The new process of 'stationary shoulder' friction stir welding (SSFSW) has been directly compared to conventional (friction stir welding) using welds produced in a high strength AA7050-T7651 aluminium aerospace alloy. The process window for each approach was first compared using torque-rotation rate decay curves. Under optimum process conditions, SSFSW had a ∼30% lower heat input than FSW and the stationary shoulder resulted in narrower welds with a reduced heat affected zone (HAZ) width. The SSFSW welds also had more uniform through thickness properties and performed better than conventional FSWs in cross-weld tensile tests. In addition it is demonstrated that the SSFSW process resulted in a far superior surface finish, although the stationary shoulder led to surface 'speed cracking' under certain welding conditions. The reasons for these benefits are discussed aided by thermal and hardness modelling.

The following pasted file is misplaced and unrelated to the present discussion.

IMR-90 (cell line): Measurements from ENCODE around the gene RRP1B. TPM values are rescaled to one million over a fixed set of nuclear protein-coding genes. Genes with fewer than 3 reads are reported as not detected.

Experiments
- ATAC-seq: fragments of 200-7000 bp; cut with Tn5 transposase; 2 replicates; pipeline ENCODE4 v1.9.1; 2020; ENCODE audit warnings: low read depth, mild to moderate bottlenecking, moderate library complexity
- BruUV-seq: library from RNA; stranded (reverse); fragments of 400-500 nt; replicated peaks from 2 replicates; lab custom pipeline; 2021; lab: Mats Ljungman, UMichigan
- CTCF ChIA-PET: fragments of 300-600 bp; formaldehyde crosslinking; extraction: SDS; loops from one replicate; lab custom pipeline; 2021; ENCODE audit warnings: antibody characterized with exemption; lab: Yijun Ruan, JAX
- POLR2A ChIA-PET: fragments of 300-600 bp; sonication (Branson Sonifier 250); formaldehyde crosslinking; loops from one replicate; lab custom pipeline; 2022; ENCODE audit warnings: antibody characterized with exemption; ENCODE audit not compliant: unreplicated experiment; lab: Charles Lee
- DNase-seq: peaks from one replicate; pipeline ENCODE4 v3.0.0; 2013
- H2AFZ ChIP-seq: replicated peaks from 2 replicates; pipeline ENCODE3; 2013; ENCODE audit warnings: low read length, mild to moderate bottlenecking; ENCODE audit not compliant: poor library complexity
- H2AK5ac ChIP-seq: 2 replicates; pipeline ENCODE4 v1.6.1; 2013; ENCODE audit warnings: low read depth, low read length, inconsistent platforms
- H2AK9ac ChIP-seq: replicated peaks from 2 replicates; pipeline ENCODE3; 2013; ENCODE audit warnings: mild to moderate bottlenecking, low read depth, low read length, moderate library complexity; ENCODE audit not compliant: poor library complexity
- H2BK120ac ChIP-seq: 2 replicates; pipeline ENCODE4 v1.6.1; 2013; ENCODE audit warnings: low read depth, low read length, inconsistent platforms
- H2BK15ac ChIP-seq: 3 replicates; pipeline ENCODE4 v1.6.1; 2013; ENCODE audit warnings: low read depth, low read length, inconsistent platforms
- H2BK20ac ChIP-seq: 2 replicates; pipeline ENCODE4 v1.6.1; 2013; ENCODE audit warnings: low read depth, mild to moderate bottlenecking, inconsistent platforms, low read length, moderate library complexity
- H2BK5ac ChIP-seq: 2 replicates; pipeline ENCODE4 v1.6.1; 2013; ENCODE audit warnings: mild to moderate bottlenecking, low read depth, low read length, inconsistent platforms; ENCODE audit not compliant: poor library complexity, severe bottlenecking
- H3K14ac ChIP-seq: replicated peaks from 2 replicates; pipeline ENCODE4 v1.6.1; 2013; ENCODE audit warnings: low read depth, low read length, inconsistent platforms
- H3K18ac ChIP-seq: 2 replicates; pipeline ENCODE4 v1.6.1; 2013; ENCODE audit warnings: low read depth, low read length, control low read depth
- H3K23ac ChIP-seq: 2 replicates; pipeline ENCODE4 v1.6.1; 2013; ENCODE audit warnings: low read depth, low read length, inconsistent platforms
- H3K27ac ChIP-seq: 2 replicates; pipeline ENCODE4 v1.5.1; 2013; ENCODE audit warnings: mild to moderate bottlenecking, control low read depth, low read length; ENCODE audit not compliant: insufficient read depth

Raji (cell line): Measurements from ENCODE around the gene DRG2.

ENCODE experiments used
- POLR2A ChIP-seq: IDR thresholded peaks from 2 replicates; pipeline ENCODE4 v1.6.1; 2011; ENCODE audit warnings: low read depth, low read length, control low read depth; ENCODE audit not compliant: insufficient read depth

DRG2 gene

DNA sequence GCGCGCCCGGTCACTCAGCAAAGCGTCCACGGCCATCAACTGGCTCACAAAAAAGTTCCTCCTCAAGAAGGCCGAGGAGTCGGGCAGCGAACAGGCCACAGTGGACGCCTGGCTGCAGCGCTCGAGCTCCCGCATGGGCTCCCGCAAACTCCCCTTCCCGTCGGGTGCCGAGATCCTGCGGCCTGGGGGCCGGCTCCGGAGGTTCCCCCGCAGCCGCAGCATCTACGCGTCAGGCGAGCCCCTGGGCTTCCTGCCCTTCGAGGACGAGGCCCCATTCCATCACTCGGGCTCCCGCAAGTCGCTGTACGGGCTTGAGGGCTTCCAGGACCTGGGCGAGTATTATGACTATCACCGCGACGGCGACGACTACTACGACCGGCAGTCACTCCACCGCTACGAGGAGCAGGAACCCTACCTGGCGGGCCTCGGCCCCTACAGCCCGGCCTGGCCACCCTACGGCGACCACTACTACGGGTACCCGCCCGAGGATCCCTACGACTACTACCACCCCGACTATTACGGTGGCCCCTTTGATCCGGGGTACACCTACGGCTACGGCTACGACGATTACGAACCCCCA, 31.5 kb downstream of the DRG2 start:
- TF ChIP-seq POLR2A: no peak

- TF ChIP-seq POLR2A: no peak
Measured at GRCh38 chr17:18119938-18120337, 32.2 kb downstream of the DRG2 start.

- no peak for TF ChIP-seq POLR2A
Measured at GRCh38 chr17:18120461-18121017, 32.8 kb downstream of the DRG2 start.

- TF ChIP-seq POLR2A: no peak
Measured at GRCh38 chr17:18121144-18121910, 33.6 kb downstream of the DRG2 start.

Bibliographical noteFunding Information:
We are grateful for Dr. J.D. Robson for assistance with the modelling work and financial support provided by EPSRC through LATEST2 , ( EP/G022402/1 ) and the Metallic Systems CDT ( EP/G036950/1 ).
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- Friction stir welding
- Stationary shoulder
- Thermal modelling